We are deeply sorry for your loss and understand the unique challenges you’re facing. Aortic dissection is often unheard of until it affects someone close to us. The confusion surrounding the sudden loss of a loved one to aortic dissection can be overwhelming, particularly when they appeared healthy and showed no signs of illness beforehand. Gaining a clearer understanding of what aortic dissection involves may provide some comfort and help you process your loved one’s passing.
The grieving process following the loss of a loved one to aortic dissection can be particularly complex due to the sudden and unexpected nature of the condition. As you navigate this difficult time, it is important to recognise and accept the range of emotions you may experience, including shock, disbelief, anger, guilt, and sadness. Understanding the stages of grief can help provide a framework to process these emotions, but remember that everyone’s journey through grief is unique. Give yourself permission to feel your emotions and allow yourself the time and space to heal at your own pace.
When faced with sudden bereavement, you may experience various reactions, which are normal and part of the grieving process. Recognising these reactions as normal can help you cope. You might feel the deceased is still present, experience disbelief upon waking up, feel overwhelmed, struggle with concentration or communication, or worry about more losses occurring. It’s common to feel stressed, angry, or have frightening dreams. You might also wish you had spent more time with the person before their passing or expressed your love more frequently.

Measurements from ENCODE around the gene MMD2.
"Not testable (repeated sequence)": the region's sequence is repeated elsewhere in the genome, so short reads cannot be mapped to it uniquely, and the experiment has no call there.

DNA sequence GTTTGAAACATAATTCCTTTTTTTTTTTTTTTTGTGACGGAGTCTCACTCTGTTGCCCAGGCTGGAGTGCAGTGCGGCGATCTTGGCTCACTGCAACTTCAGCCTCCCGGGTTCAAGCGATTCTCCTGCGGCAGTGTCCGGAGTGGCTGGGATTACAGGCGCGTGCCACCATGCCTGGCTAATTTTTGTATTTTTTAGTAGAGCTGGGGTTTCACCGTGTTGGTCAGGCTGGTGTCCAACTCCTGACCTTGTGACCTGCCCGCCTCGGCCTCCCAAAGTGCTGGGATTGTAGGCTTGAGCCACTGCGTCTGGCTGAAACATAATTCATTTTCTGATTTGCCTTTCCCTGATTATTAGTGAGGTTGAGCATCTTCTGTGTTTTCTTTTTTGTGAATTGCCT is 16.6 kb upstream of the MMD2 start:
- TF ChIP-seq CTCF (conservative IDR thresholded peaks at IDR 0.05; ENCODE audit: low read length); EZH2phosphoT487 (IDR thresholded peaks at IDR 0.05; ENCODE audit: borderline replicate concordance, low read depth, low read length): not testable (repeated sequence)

Physical reactions, such as feeling jumpy, tense, restless, or experiencing aches, pains, or sleep and appetite disruptions, are also normal. It’s not uncommon to feel misunderstood or lonely. Acknowledging and understanding these reactions can help you navigate this challenging time.
Julia Samuel MBE, a renowned counsellor and leading psychotherapist in the UK, has dedicated her career to helping bereaved children. In 2015, she was awarded an MBE for her services. As the Founder Patron of Child Bereavement UK and Vice President of the British Association for Counselling and Psychotherapy, Julia has also authored three bestselling books: Grief Works, This Too Shall Pass, and Every Family Has a Story.
Sasha Bates, a psychotherapist and yoga teacher, faced the sudden loss of her husband and best friend, Bill, to aortic dissection in 2017. Turning to writing as a means of coping and connecting with others in similar situations, Sasha’s journey through grief underscores the importance of emotional support, self-care, and honouring the memory of lost loved ones.